It is Europeans that are shunting migrants across the continent and assisting their passage to England – and then they have the audacity to come over here to check the premises we are using to house them.

      And we were stupid enough to let them do that too . . .

    • We make them too comfortable if the conditions are not to their liking they are free to leave. The migrants have everything for nothing they don’t have the worry of high bills and housing costs it’s time we got into the real world and started looking after the homeless people in our community

  1. if my life was at risk i would be very grateful for any help i was offered , or am i missing something here ?

  2. When in franch who checks their health conditions if had diphtheria why were they allowed to cross the channel illegally to spread infections in the UK probably many came with COVID it’s time we look after our own like getting housing health care that we have to wait longer must I go on i am no racist it’s common sense and we are a small island.

    • They are not crossing the Channel illegally! They are all innocent! Some may be illegally gaining access to the UK, and if they are not claiming asylum, they will be returned to their home countries, I know! I used to be an official visitor with the Dover Detainee Visitors Group, and for the most it held people who were mainly from the West Indies, Pakistan, India, China, and Nigeria, who being returned. Although one poor man I met who had been in this country, illegally for over 20 years, was from India! The problem was he had no way of proving he was from India, so the Indian government refused to accept him back!

  3. Some of those held will be asylum seekers who have previously suffered greatly. Some will be granted leave to remain and will become British citizens.
    To my mind, nobody should receive inhuman & degrading treatment. But those who will stay, who may spend their lives here contributing to the economy, becoming part of our society, raising children … surely it is highly desirable that they have good reason to feel gratitude and respect for this country that will feed into their sense of citizenship, their desire to do their utmost best here?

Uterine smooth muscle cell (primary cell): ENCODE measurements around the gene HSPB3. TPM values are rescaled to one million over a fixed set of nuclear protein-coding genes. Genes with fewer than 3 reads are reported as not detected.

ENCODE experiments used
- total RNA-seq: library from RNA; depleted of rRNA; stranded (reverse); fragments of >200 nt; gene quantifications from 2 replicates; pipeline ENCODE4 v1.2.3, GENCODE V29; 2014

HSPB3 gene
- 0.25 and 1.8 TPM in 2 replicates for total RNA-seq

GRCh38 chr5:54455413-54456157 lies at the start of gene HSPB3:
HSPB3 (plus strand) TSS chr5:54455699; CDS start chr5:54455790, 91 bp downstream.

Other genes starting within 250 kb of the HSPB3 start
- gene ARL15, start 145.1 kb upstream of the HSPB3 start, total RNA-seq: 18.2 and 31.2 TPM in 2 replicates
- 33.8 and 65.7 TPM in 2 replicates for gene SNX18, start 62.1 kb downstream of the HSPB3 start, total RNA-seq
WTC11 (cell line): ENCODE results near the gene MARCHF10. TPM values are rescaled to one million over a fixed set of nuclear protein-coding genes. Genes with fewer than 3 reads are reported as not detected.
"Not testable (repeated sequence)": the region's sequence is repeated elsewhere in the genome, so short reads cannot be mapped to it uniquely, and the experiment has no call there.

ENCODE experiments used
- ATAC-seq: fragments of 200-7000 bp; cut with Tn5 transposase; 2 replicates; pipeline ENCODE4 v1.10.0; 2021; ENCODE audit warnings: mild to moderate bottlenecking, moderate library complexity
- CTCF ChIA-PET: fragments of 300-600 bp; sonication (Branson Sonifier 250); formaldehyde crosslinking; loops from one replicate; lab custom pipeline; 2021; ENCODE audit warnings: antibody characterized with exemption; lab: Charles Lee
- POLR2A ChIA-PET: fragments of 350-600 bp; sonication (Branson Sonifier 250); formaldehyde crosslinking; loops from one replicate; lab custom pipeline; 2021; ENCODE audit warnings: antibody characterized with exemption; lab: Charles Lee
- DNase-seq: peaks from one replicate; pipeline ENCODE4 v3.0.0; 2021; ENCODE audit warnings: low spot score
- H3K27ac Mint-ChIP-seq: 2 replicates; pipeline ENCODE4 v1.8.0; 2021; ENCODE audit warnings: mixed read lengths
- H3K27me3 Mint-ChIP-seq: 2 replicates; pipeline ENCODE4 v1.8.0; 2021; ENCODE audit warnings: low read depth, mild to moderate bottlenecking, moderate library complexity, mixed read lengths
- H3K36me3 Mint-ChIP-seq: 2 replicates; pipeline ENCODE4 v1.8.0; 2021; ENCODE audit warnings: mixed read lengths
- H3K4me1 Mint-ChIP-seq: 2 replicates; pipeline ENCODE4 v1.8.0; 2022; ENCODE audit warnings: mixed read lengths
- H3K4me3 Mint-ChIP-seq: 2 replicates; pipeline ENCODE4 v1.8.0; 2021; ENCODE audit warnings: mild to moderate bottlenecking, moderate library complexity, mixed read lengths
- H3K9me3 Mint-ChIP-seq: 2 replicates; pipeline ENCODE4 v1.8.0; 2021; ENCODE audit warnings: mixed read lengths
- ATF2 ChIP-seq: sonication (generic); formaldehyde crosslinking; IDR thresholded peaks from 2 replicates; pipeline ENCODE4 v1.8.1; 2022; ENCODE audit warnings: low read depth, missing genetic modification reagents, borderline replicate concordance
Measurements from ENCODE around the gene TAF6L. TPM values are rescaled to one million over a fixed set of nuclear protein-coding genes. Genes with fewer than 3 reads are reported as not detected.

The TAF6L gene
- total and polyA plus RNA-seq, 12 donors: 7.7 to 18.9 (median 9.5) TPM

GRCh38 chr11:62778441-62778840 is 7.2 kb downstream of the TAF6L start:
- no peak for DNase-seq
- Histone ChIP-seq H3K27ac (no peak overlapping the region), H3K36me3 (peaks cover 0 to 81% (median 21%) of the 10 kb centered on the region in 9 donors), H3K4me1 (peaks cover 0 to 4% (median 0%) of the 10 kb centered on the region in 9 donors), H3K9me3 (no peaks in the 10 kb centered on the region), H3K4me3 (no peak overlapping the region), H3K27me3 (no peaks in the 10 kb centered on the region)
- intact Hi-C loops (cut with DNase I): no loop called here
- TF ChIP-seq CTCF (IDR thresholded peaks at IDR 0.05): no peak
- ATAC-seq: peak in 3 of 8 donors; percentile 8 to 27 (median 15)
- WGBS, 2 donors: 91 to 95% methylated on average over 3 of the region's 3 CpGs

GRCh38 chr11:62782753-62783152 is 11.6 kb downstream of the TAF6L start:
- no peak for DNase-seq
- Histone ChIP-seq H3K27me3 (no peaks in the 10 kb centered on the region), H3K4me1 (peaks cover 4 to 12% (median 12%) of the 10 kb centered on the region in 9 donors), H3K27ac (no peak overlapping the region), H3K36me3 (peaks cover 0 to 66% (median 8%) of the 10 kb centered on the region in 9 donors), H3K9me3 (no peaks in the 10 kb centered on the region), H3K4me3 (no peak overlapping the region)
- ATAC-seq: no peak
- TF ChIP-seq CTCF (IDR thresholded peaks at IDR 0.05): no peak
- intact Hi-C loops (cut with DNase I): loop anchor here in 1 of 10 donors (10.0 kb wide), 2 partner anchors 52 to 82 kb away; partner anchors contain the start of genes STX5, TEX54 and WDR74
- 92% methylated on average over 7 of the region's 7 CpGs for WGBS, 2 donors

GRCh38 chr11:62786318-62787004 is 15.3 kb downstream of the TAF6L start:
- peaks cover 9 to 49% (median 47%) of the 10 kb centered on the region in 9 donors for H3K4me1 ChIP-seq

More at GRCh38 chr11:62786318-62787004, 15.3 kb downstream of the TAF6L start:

I am glad this squalid set-up has been inspected.

    • As you say everyone deserves decent accommodation so why are so many British people living on the streets and in poor housing. We need to sort our own situation first. I’m sick of do Golders spouting about the rights of migrants when our tax payers are living in squalid conditions and becoming homeless

      • You have a point Sue. If it was a case of either/or I might come close to agreeing with you. Unfortunately I don’t think there’s any basis for thinking that homelessness and poor housing would improve one iota if migration suddenly came to a halt. It just don’t work that way.

  4. While they’re here, why not ask them why the rest of Europe is so foul – look at the behaviours in Brussels this week – that those in need of refuge feel it necessary to traverse an entire continent and the busiest sea lane in the World to get to it?

  5. Ensure that length of detention at Manston does not exceed the 24-hour limit, and therefore that there are adequate contingency plans to accommodate significant numbers of arrivals.

    Oh dear-it was on the news earlier that the government are looking to get people back in there & change the law to hold them for 96 hours-which will of course be weeks & months again once they think people have forgotten.

        • Trouble is, there was – and will be again once the weather improves – too many of them to cope. What should we do, build a huge processing centre the size of the airport? There is also the big issue of the 300+ hotels they’re currently using, largely in seaside resorts. OK in winter, but what happens next spring/summer? In Skegness, 5 big hotels have been taken over – with most of the staff kicked out, with very little notice. Whatever one’s thoughts on the rights and wrongs of immigration, this is naturally causing HUGE ill feeling there, and in similar towns across the country too. Interestingly, even BBC news covered it the other night.

  6. It must be torture climbing into a flimsy rubber boat with loads of others to know you are about to cross one of the most dangerous channels in the world and others before you in the past have not made it, not only that but you have actually paid some dodgy geezer to let you do it who could not careless if you make it to the other side or not. This committee want to look at the beginning of the trip not the place of reception.

  7. Can someone please tell me why these so called asylum seekers that want to claim asylum aren’t doing it in the countries that they are going through to escape war etc? Not being daft but only countries at war I believe are Russia and Ukraine? Why go through so many safe countries to get to France then cross the water to here? What’s so fascinating about the uk????